Why you’re paying too much for gas

If you think your gas bills could be lower – you’re probably right. UK gas bills are at a 10-year high but the cost energy firms have to pay is falling fast.

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New research from moneysupermarket.com shows that customers are still paying out record high gas bills, at an average of £779 a year.

Despite this, the actual cost of gas to the providers has fallen by 60% since it peaked in the middle of 2008. However, providers are starting to cut bills and pass these savings onto the consumers.

British Gas cut gas prices for its standard rate customers by 7% around a month ago and Scottish & Southern Energy (SSE) recently announced a cut of 4% in the price of gas to its dual fuel customers and up to 7% less for people just signed up for its gas.

This week, E.ON has continued the trend, promising cuts of 6% for gas customers.

Yet, if domestic bills had been cut in line with wholesale price falls, UK customers would have been an average of £478 a year better off - a shockingly high figure. Scott Byrom, moneysupermarket.com’s utilities expert, explained: “Unfortunately this latest move does little to quash talk of providers not passing on savings in line with wholesale gas price falls.

“Gas bills are at a 10-year high so I would advise bill payers not to hold their breath for a better deal – they may not see the substantial price cuts they hope for any time soon, so shopping around for the best energy deal for consumption and region is crucial.”

Energy firms argue that wholesale costs aren’t the only thing that affects retail pricing and other things such as transportation costs and investment in alternative energy sources, have to be factored in. Nevertheless the industry is coming under increasing pressure to pass on price reductions to customers.

In the meantime there are steps you can take to make savings. The easiest way to bring down your bills is to switch to a cheaper provider.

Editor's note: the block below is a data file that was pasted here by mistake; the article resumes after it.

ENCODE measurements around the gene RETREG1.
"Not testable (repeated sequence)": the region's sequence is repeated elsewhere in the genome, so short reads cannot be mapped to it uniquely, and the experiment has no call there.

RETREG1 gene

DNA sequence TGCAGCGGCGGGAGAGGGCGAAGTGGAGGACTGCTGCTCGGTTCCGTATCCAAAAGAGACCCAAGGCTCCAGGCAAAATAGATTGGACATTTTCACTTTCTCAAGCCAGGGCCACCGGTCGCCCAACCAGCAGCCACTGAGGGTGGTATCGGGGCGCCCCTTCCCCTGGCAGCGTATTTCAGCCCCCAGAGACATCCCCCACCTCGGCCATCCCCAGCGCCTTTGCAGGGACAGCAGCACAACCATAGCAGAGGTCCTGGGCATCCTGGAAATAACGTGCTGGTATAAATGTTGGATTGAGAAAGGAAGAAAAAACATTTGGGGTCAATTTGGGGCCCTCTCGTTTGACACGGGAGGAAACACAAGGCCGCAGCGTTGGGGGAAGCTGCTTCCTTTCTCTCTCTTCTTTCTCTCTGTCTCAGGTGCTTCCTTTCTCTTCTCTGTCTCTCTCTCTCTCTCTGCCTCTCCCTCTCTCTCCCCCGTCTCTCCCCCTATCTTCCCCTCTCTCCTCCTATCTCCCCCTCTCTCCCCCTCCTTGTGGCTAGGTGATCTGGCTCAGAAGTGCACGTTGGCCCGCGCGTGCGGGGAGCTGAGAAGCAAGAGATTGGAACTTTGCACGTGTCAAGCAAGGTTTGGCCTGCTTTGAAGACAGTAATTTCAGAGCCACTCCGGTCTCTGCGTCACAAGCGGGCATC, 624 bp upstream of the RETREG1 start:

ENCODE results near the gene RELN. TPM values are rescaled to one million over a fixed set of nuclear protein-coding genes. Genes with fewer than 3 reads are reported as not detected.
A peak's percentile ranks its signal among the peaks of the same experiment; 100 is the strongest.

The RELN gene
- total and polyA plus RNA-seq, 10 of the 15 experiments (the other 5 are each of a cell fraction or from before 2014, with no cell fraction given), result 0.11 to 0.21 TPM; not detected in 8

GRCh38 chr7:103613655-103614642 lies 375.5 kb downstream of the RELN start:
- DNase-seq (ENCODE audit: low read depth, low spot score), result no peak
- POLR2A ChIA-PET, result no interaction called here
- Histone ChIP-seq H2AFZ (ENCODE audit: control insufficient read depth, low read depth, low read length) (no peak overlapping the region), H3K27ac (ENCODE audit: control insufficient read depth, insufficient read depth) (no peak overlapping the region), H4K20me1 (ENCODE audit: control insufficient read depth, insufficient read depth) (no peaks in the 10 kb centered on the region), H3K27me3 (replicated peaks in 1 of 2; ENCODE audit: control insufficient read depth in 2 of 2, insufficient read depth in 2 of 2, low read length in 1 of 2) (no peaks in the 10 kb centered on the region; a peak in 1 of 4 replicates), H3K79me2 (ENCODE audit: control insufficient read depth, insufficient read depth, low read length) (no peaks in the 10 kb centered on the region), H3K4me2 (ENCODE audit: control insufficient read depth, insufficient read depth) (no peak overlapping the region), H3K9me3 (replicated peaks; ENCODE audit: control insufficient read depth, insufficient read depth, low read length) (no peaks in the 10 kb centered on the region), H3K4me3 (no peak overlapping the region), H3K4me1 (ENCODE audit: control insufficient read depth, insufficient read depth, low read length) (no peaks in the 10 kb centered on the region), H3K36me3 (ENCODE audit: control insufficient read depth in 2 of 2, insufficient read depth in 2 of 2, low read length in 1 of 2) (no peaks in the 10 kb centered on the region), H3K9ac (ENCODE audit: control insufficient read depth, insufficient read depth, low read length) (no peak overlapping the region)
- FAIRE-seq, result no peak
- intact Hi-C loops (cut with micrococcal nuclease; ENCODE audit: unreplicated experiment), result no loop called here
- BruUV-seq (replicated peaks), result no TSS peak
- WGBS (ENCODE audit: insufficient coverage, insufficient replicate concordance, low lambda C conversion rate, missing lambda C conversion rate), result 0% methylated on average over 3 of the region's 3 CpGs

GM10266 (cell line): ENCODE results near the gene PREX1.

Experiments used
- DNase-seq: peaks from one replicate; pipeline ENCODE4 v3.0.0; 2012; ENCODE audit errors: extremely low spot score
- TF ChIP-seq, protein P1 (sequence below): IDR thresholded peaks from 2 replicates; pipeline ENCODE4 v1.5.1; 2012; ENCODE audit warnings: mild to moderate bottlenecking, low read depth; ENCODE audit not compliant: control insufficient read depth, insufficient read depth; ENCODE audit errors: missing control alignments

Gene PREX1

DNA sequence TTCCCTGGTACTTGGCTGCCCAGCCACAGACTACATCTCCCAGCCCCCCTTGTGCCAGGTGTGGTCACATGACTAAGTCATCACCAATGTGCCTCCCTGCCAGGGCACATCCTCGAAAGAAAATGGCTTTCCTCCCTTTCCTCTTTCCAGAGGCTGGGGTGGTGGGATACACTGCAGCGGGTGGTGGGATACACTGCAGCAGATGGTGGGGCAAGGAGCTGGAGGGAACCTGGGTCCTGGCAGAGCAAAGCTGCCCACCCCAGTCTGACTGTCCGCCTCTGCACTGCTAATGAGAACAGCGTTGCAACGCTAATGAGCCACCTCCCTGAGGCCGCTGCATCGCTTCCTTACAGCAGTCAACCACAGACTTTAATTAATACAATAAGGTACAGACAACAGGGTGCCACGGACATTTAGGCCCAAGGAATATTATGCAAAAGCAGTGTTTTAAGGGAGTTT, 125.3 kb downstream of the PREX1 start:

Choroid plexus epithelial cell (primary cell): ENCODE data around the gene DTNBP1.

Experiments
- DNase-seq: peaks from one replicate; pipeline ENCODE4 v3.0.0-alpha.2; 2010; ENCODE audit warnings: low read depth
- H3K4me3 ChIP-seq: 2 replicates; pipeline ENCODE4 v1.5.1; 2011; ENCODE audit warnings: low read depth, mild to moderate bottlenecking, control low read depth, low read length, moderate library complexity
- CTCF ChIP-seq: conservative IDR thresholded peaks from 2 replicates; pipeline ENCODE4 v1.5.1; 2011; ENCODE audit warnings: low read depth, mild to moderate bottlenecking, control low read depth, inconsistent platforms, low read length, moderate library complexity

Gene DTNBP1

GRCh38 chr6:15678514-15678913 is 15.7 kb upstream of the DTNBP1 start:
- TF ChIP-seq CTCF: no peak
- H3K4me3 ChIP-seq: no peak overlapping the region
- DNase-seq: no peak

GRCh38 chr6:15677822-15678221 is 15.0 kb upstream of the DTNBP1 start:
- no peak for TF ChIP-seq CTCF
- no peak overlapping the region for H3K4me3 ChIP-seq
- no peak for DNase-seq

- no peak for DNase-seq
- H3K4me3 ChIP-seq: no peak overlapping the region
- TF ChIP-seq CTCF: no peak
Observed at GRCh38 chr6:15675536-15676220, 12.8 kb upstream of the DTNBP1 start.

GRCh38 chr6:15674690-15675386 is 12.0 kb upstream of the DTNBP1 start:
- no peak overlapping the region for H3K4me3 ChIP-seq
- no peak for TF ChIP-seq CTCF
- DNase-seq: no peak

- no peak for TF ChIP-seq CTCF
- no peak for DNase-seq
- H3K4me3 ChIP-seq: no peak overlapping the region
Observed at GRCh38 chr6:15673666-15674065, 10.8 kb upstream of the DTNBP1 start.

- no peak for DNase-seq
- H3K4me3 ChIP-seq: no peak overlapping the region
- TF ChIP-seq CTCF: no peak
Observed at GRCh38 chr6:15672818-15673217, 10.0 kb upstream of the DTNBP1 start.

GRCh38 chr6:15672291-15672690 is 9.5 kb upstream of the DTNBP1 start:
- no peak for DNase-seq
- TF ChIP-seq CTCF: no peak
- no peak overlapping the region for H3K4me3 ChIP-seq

If you need more convincing that it’s time to cut what you pay, here’s a table charting the rise and rise of the average gas bill.

 2000 2001  2002  2003  2004  2005  2006  2007  2008  2009  2010 
 £295  £293  £310  £320  £333  £386  £474  £552  £570  £717  £779

Figures sourced from DECC - Quarterly energy prices: Dec 2009

Scott called on unhappy gas customers to vote with their feet and switch to a cheaper provider to save money.

What about the cuts?

The cuts are a welcome development for customers, especially following one of the coldest winters in 30 years.

However, many customers will feel the fall in price does not go far enough, making a difference of just a few pounds a month for most customers. 

Scott said: "E.ON is the third energy giant to announce a small price cut this year. It is a step in the right direction for bill payers but it still only means a drop of £3.50 a month on gas bills – or £42 a year. This move comes hot on the heels of SSE’s gas price cut of £2.50 a month announced last week.”

How can I cut my bills?

If you’re shocked by the high profit margins energy companies are making through gas then it’s time to act.

Most people buy their gas and electricity from the same provider using a dual fuel tariff, but the difference in costs between standard deals and providers’ best buys can be huge.

If you want to pay as little as possible for gas and electricity, you should switch to a dual fuel tariff and pay monthly.

For example, a customer on Scottish Power’s average standard tariff will pay an average of £1,361.95 a year for their gas and electricity.

However, they could save an incredible £472.95 by moving to the cheapest average tariff – the average annual bill of First Utility’s iSave tariff is just £889.

Having said that, there has been some speculation that not everyone is being accepted by First Utility. Fortunately, British Gas is a close second – it’s WebSaver 6 tariff is just £10 more a year, at £899.04.

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Going online

One reason energy firms are so keen to get their customers to opt for an online tariff is that it encourages them to read their own meters and input the figures.

Being aware of how much energy you use helps you cut your home’s consumption, which is good for the planet and good for your pocket.

Some providers even hand out electricity usage monitors, which show you how much electricity you’re using at any one time and even work out what that’s costing you.

Customers using British Gas’ EnergySmart tariff are given one of these meters. The energy giant estimates that knowing how much gas and electricity you use helps you cut back, meaning your bills fall by an average of £110 a year.

Right for you

Although the current cheapest gas and electricity provider right now is First Utility, the best energy deal for you depends on how much you use and where you are in the country.

Use our gas and electricity comparison tool to find out just how much money you could save.

This article was updated March 8, 2010, following E.ON's price cut.

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